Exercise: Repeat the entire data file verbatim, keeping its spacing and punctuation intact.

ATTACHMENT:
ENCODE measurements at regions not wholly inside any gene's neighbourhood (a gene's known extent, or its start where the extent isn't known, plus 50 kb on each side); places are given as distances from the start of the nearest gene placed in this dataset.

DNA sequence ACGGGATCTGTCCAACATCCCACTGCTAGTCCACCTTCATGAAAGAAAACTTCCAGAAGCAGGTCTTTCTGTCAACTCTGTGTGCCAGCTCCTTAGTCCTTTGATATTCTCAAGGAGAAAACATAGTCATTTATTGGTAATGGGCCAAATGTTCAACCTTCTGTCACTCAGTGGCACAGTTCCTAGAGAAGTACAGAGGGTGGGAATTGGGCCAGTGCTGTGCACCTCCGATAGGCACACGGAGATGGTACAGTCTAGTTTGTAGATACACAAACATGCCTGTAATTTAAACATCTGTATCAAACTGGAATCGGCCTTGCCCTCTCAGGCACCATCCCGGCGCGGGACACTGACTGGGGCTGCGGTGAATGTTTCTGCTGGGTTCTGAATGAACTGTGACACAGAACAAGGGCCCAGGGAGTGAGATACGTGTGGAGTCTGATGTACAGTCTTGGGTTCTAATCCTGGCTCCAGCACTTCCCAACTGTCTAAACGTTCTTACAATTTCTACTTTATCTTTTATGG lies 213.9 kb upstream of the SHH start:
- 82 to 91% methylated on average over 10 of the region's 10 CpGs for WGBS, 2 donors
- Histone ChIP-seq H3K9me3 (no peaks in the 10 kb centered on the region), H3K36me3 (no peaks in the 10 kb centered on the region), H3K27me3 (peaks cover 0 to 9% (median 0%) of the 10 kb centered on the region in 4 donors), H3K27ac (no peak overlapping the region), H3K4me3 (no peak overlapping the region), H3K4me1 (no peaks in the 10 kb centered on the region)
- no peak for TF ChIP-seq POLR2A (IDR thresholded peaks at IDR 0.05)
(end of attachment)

ENCODE measurements at regions not wholly inside any gene's neighbourhood (a gene's known extent, or its start where the extent isn't known, plus 50 kb on each side); places are given as distances from the start of the nearest gene placed in this dataset.

DNA sequence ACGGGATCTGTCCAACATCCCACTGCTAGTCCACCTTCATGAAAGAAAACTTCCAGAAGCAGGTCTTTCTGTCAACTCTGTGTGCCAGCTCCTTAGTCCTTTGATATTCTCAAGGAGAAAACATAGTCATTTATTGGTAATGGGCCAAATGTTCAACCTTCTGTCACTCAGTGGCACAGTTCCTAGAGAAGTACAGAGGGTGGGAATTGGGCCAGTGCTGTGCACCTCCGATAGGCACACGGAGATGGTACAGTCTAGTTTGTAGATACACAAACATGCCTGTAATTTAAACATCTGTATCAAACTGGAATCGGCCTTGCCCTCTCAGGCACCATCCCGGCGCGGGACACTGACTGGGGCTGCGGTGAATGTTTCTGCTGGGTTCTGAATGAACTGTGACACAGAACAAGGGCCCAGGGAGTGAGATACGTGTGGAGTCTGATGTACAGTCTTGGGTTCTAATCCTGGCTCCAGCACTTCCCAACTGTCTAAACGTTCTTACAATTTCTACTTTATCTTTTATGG lies 213.9 kb upstream of the SHH start:
- 82 to 91% methylated on average over 10 of the region's 10 CpGs for WGBS, 2 donors
- Histone ChIP-seq H3K9me3 (no peaks in the 10 kb centered on the region), H3K36me3 (no peaks in the 10 kb centered on the region), H3K27me3 (peaks cover 0 to 9% (median 0%) of the 10 kb centered on the region in 4 donors), H3K27ac (no peak overlapping the region), H3K4me3 (no peak overlapping the region), H3K4me1 (no peaks in the 10 kb centered on the region)
- no peak for TF ChIP-seq POLR2A (IDR thresholded peaks at IDR 0.05)